To mitigate the outsized effects of contango, a number of futures-based ETPs have adopted dynamic methodologies. PowerShares, for instance, launched a line of products that utilize the Deutsche Bank DB Optimum Yield methodology to put on contracts, as far out as 13 months, that look to maximize the benefits of a positive roll yield while avoiding the losses associated with a nagging state of contango.
While physically backed exposure would be preferable for satisfying a core holding, it isn't available across the broad commodities space, and so investors are left to turn to futures-based ETPs for exposure. That said, investors should rest easy knowing that the problem of tracking has been tempered to a very large extent by the aforementioned dynamic strategies. For instance, in the past six-month, one-year, and three-year periods, the S&P GSCI Crude Oil Spot index returned 33.45%, 27.41%, and negative 1.66%, respectively. United States Oil (USO), which tracks only front-month futures, underperformed severely over every time frame, returning 22.25%, 5.06%, and negative 19.36%, respectively. While the dynamic alternative, PowerShares DB Oil (DBO), also underperformed, it did so to a far smaller degree, returning 27.22%, 14.13%, and negative 4.54% over the same periods, respectively.
Like their physically backed counterparts, these offerings are not technically ETFs. Held in a traditional brokerage account, investors here will be required to pay capital gains taxes each year in which there is a nonrealized gain, regardless of sale. Of these gains, 60% are taxed at long-term rates while the remaining 40% are taxed at short-term rates. Gains of funds that turn to swaps and/or options to procure commodity exposure may not be subject the 60/40 rule. It is important to note that these funds typically do not distribute realized capital gains, so investors may need to pay capital gains taxes out of pocket. Additionally, futures-based ETPs margin their futures positions with cash or cash equivalents, held as collateral. Generally, funds will hold T-bills, and despite how low rates have fallen in recent years, the holding will generate interest that investors must recognize in their tax filings.
Equity-based ETPs fall into the "traditional" ETF category. These funds aim to provide price performance highly correlated to a particular commodity or group of commodities by holding the equity securities of companies that are highly leveraged to their production servicing or use. These offerings are the most traditional and oldest among commodity-focused offerings. To an extent, these funds blur the line between sector focus and commodity focus. A position in Energy Select Sector SPDR (XLE), for instance, will deliver upwards of 77% of an investment in Oil Services HOLDRs . This is important to note, as it is indicative of the fact that tracking to commodity prices here can be very poor relative to a single target commodity as equity- and sector-specific price pressures rear their heads.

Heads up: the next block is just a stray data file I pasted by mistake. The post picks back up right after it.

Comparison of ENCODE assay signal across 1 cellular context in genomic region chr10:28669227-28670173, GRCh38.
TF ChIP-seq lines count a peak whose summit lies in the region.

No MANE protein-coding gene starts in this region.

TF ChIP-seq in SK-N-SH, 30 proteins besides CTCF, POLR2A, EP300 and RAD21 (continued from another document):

A number of equity-based funds do target particular commodities by selecting a highly focused group of companies, but even in these cases, there are extraneous considerations to be had. One should understand the operating leverage that these offerings can provide. In many cases, fixed costs account for the majority of these firms' expenses, so as demand for their target commodities increases, their profitability sees an exaggerated move to the upside. Understand, however, that leverage cuts both ways, and a temporary drop in commodity prices can lead to a nagging underperformance.
For instance, in the past one- and three-year periods, the S&P GSCI Gold Spot index gained 29.20% and 16.04%, respectively. While both the physically backed and the futures-based offerings tracked very well, Market Vectors Gold Miners ETF (GDX) gained 36.67% and 8.32%, respectively. While tracking here is likely to be poor relative to physically backed and futures-based alternatives, an equity-based offering may provide the best leverage when looking to make a short-term directional bet on the price performance of a particular commodity. This is so much the case that one might even consider using equities in lieu of a highly specialized 2 times leveraged product. During the past six-month and one-year periods, ProShares Ultra Gold (UGL) gained 17.82% and 57.15%, respectively--roughly twice that of spot. In the same periods Market Vectors Junior Gold Miners (GDXJ) gained a dramatic 25.07% and 63.73%, respectively.
Another upside to this method of gaining commodity exposure is its simplicity from a tax perspective. Because these offerings are structured as funds, they are taxed as any other equity ETF, so investors need not worry about K-1s and collectibles.
A version of the article ran on March 30, 2011.
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Abraham S.H. Bailin does not own (actual or beneficial) shares in any of the securities mentioned above. Find out about Morningstar’s editorial policies.